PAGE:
Compounds, Amino Acids, and Proteins

Organic Compounds to Proteins 

Organic compounds are the foundation of proteins, but do you know what they are? Unless you can remember your high school biology or you work in this field, chances are you don’t remember.

So how about we refresh our education on what these entities are and how they are related to viruses, especially, the SARS-CoV-2 (Covid) family of viruses?

Let’s start with the prerequisites. What organic compounds and amino acids are and then we’ll delve into proteins. We will keep our discussion simple so that we can get a clear understanding of it all.

Organic Compounds?

Quite simply, these are molecules where one or more of their atoms are linked to atoms of other elements. This can occur when atoms have less than eight electrons in their outer shell, which is known as the valence shell.

Atoms with ‘missing’ electrons in this shell will look to find how they can make up the difference, and this is done by combining its shell with electrons of other atoms so that it can balance into the required eight electrons in its valence shell. When this sharing process occurs, the molecules are known as covalent bonds. 

Illustration of a hydrogen atoms sharing an electron from a carbon atom
Illustration of hydrogen atoms sharing an electron from a carbon atom, creating a methane molecule, which is natural gas. (Wikipedia Creative Commons)

What Makes Amino Acids?

An amino acid, AKA “amino group”, more popularly known as the building blocks of proteins, is an organic compound that shares atoms with specific elements.

These covalent bonds contain the atoms of hydrogen, oxygen, and nitrogen. The common atom that shares its elements with these elements is the carbon atom

Amino Acids for Human Needs

Your body needs 20 different amino acids that are considered important for your health and well-being; however, in reality, not all 20 of these are essential.

Specifically, only nine are known as essential which are histidine, isoleucine, leucine, lysine, methionine, phenylalanine, threonine, tryptophan, and valine. 

These nine crucial amino acids must be taken via your food intake as they can’t be created by your body. You have probably seen commercials about adding protein to your diet. You can get these nutrients from meat, eggs, and poultry.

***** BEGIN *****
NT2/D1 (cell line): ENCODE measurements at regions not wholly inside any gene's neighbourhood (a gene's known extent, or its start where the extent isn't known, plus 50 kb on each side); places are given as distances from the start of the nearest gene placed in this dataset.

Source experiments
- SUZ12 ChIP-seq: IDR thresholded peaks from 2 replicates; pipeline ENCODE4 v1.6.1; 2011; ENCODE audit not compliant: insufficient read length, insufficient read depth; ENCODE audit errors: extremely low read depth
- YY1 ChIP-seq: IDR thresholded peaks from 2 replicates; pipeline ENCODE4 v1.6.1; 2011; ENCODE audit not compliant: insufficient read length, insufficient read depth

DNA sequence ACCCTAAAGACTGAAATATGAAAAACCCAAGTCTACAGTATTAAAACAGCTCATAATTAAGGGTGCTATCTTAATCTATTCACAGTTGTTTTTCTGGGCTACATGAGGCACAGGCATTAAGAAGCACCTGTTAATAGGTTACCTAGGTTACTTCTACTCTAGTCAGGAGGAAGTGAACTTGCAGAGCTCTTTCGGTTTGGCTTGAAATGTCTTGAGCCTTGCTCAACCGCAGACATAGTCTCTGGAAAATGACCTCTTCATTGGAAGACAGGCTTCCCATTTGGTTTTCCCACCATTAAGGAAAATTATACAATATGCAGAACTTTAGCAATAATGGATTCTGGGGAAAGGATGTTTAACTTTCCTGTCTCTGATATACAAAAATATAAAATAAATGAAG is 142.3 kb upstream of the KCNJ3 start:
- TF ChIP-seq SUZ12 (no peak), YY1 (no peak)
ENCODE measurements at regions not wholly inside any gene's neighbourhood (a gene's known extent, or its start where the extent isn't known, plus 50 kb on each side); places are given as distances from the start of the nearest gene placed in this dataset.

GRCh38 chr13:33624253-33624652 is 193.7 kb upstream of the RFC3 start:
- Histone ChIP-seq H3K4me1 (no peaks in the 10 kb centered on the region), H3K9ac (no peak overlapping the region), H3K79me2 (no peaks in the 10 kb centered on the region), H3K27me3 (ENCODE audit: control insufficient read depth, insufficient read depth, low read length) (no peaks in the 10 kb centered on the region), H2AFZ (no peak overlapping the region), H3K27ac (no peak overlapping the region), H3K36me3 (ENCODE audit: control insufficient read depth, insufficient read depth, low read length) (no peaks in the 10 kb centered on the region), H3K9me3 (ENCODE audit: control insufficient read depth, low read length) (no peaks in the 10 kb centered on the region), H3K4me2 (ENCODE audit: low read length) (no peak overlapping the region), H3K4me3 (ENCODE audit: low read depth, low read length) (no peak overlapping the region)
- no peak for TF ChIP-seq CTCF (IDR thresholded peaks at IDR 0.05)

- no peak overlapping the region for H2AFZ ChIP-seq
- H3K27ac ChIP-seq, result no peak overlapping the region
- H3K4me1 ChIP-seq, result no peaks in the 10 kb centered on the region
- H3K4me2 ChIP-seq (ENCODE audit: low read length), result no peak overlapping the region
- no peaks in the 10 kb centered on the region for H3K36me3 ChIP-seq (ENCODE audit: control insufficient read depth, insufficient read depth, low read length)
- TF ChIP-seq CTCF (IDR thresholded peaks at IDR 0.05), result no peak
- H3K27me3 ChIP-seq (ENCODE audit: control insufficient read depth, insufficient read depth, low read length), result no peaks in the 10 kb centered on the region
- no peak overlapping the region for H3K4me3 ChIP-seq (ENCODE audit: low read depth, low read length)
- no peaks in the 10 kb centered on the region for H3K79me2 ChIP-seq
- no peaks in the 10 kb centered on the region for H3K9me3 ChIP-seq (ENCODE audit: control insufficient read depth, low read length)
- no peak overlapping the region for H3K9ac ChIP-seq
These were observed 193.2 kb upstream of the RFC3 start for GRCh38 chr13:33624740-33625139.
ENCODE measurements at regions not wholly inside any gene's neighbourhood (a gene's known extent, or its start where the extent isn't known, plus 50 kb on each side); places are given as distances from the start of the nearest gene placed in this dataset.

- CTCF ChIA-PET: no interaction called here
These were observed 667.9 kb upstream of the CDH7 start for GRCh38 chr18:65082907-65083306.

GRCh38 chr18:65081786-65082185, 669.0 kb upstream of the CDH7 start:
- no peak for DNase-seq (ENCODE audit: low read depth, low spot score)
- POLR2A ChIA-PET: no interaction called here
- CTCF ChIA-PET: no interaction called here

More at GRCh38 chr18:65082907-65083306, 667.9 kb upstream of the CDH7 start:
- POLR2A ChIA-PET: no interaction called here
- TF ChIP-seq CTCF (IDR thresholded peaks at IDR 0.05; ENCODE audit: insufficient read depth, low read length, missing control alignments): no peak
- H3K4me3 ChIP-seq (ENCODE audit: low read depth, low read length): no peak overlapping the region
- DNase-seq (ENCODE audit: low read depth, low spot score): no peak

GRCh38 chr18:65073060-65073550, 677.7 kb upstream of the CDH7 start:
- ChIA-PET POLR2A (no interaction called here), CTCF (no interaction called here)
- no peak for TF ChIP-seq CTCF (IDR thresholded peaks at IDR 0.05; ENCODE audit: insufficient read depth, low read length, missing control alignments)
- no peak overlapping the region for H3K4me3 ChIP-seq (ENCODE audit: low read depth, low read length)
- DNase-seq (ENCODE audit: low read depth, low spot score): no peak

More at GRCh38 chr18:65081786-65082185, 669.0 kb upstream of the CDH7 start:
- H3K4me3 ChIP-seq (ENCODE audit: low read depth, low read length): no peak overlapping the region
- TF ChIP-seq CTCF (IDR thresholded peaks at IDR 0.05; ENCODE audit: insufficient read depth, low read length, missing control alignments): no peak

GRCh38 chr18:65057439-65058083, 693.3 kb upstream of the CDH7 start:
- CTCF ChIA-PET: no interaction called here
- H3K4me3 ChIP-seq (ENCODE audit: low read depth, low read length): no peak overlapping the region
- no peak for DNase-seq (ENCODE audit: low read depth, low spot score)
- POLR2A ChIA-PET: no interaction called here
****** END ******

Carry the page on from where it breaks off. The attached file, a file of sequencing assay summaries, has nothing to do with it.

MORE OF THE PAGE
What are Proteins? 

Proteins are made up of hundreds or thousands of amino acids. Most of the work that they do is in the body’s cells which maintain the structure and function of the body’s tissues and organs. 

They are attached via long chains of amino acids. The connection is made through a peptide that links each amino acid to the next one. Together they form proteins of which there are many kinds and each has a specific purpose. All are necessary to keep your body healthy. 

Protein Chart
Protein structure levels from amino acid to complex molecule outline diagram. Bigstock.

Proteins are essential to the body and help maintain the following that is most important for your health.

      • Replenishment
        Like a turnstile, proteins come and go. On a typical day, depending on the amount of energy you utilize, your body reduces a certain amount of proteins and hence, those proteins need to be replenished. If, after a while, those proteins are not replenished, your body can become weaker and prone to infections, as well as muscle and bone deficiencies. This is common in pregnancy and when you become ill.
      • Structure
      • Balances Fluids
      • Transports and Stores Nutrients
      • Bolsters Immune Health 

What Foods are Good in Protein?

Salmon on a plate
cooked fish meal (Graphic Stock)

Our body does not work alone when it comes to proteins. We need the right food to help replenish our health. According to WebMD, the following are highly recommended food sources for protein:

      1. Fish and particularly salmon, is not just good for protein health but is healthy in many other ways.
      2. Other seafood. Lobster lovers rejoice!
      3. Skinless, white-meat poultry
      4. Lean beef (tenderloin or sirloin)
      5. Skim or low-fat milk
      6. Skim or low-fat yogurt
      7. Fat-free or low-fat cheese
      8. Eggs
      9. Lean pork (tenderloin)
      10. Beans


Atoms contain electrons that reside around the nucleus. Covalent bonds are atoms that attach by sharing the same electrons in their outer shell.

Those that share electrons from a carbon atom are amino acids. There are 20 different kinds, with nine being essential for our health. Amino acids are molecules that link together in a chain to form proteins.

Some proteins require external intake (food) as your body doesn’t produce enough of them on its own. 

Now let’s move on to What are Cells and What Do They Do?